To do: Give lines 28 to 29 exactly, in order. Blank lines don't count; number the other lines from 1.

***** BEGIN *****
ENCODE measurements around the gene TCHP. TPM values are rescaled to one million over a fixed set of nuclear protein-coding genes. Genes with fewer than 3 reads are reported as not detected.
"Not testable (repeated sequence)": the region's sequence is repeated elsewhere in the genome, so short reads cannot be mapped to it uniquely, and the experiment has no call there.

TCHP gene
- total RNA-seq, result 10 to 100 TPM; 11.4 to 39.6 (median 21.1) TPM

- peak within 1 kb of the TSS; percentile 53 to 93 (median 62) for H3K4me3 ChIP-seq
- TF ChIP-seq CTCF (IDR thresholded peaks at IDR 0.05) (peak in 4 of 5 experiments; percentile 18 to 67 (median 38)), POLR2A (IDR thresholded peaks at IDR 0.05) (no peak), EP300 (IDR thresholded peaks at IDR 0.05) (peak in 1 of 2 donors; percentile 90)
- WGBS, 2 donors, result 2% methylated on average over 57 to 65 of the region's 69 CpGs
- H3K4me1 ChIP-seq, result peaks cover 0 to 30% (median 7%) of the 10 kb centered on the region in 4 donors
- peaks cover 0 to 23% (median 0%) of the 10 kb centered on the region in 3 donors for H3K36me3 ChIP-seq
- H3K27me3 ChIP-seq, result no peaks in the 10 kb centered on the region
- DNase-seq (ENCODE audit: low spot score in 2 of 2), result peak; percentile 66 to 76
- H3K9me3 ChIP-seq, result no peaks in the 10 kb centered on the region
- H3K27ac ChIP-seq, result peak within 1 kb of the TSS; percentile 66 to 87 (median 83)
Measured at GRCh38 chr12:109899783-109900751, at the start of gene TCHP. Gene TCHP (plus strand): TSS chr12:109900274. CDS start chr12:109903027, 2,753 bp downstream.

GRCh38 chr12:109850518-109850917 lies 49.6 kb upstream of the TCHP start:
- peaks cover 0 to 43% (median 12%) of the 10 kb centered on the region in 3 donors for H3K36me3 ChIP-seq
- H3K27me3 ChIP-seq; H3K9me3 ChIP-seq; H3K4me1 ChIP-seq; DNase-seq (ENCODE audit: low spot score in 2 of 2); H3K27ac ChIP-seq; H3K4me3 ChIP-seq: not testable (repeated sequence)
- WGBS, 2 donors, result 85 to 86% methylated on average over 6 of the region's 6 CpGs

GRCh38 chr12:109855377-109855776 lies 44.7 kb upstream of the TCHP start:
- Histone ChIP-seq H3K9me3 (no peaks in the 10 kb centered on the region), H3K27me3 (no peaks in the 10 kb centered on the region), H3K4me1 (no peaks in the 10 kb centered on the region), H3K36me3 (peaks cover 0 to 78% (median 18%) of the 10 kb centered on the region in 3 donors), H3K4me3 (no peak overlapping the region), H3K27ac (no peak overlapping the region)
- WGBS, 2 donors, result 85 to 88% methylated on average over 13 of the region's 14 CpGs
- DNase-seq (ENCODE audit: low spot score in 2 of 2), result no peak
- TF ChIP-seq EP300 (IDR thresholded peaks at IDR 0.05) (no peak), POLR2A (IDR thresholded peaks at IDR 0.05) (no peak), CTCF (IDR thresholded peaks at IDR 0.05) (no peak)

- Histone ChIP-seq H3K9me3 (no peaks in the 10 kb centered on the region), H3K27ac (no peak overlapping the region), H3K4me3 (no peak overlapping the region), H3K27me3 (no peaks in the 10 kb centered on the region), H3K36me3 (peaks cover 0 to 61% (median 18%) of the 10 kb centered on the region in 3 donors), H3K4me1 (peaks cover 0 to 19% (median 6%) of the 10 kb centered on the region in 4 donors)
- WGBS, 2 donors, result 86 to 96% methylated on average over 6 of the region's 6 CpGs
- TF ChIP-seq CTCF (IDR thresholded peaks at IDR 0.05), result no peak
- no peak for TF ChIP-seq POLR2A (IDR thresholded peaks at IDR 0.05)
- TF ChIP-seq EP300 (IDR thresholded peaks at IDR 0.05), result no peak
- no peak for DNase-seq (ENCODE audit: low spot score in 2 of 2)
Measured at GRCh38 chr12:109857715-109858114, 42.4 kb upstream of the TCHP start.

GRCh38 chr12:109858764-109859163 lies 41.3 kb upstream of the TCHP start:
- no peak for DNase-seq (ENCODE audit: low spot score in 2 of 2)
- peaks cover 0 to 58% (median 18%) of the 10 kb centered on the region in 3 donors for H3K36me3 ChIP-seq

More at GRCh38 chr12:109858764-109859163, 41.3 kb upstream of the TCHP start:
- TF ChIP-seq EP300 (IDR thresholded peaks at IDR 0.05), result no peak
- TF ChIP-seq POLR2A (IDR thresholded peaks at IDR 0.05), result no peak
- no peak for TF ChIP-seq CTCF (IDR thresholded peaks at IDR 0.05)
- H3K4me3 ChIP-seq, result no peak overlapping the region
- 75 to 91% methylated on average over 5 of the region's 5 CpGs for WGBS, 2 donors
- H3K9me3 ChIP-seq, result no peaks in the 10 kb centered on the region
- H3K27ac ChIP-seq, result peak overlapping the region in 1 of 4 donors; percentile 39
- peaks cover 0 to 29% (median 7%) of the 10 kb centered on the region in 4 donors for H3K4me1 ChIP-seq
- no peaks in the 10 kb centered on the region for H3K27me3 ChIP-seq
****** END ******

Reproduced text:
- TF ChIP-seq EP300 (IDR thresholded peaks at IDR 0.05), result no peak
- no peak for DNase-seq (ENCODE audit: low spot score in 2 of 2)